After an altercation with his mum, my nephew Freddie sobbed "I can't leave home because I haven't got a house, and I can't buy one because I haven't got a credit rating". He then asked my father if he had sorted out his PPI. He's nine years old. A week later he was discussing Syria with my mother-in-law: how it began, where it all went wrong and what should happen now. All right, his solution that we should "nuke them" until they "learn how to be nicer to each other" was a bit extreme. But after some discussion he conceded that his brother Charlie, who advocated a more peaceful solution, had a point. A few days after that, in a discussion about the EU with my 73-year-old father, who has yet to decide his position, he recommended an in vote and gave a very articulate explanation as to why. He's nine, let me remind you.
Why am I sharing this story (apart from my nepotistic desire to boast about my amazing nephew)? It's because I noticed that Freddie clearly had views, but was open to listening to others and changing his mind. By the time we get to adulthood most of us have pretty much made up our minds about stuff, so genuine debate, where views are articulated and listened to and new views formed, is much rarer.
So it is in our sector's relationship with government. The government has been systematically withdrawing from the position of "expert" in many social matters. Reduced provision, cuts to staffing, the disappearance of whole layers of local and central government, outsourcing and/or privatisation of public services such as social care, healthcare, prisons - with the transference of responsibility to either the private or voluntary sector - mean there is a growing knowledge gap between those who make the policy decisions and those who deliver services. This often leads to a stand-off between those who don't know but think they do and those who actually do know.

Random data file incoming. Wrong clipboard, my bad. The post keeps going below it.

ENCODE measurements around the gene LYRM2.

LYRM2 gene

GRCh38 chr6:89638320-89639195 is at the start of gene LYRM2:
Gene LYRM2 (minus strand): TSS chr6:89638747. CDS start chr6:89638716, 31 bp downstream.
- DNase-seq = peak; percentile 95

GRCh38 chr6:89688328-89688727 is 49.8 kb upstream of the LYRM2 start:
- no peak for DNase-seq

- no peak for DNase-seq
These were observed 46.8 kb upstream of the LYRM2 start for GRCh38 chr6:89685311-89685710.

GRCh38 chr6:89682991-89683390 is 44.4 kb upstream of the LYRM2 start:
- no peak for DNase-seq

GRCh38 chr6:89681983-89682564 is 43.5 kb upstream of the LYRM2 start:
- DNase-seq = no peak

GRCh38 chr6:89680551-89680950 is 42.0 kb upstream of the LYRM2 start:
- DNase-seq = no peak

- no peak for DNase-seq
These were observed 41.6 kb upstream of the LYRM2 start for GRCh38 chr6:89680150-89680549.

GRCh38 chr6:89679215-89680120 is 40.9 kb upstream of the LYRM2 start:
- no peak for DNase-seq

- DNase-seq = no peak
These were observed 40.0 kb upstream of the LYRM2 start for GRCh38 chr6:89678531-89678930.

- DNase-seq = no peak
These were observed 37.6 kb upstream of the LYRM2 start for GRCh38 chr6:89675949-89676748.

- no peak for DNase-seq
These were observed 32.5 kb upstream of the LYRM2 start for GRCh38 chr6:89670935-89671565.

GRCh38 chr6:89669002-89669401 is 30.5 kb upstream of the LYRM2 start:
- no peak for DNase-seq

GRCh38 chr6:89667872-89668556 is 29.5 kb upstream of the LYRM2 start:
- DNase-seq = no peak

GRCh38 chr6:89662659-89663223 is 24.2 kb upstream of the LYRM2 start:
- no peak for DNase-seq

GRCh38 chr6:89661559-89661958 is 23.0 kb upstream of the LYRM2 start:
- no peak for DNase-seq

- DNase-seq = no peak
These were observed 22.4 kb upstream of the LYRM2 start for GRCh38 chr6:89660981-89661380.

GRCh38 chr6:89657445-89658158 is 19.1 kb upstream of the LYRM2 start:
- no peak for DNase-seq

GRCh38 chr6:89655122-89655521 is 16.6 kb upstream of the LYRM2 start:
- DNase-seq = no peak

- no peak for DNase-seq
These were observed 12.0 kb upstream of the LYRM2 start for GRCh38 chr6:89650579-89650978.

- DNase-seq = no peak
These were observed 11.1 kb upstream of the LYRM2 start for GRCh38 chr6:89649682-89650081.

Clever private sector companies know how to play the game. They don't challenge the government's agenda and they sell solutions that match it - probably through quiet, unseen lobbying in dark corridors, playing to ministerial egos by telling them they're right and that the solution they are selling is the one that will serve them (both) best.
What charities are doing is the exact opposite. We're telling the people in power, often publicly, that they're wrong, that they don't know the reality of the problem, that their solutions won't work - in fact, we're telling them that the entire premise on which they are building their solutions is flawed.
With limited internal expertise for government to turn to and rely on, which of the two sectors are they most likely to listen to? No surprise that it's not us. But we have to speak truth to power - if we don't, who will? But they're not listening. Indeed, with the gagging clause and the lobbying act they're metaphorically sticking their fingers in their ears. So what's the solution? I honestly don't know.
I think I might start a new movement - #askFreddie. But I suspect his response would be "nuke 'em".
Debra Allcock Tyler is chief executive of the Directory of Social Change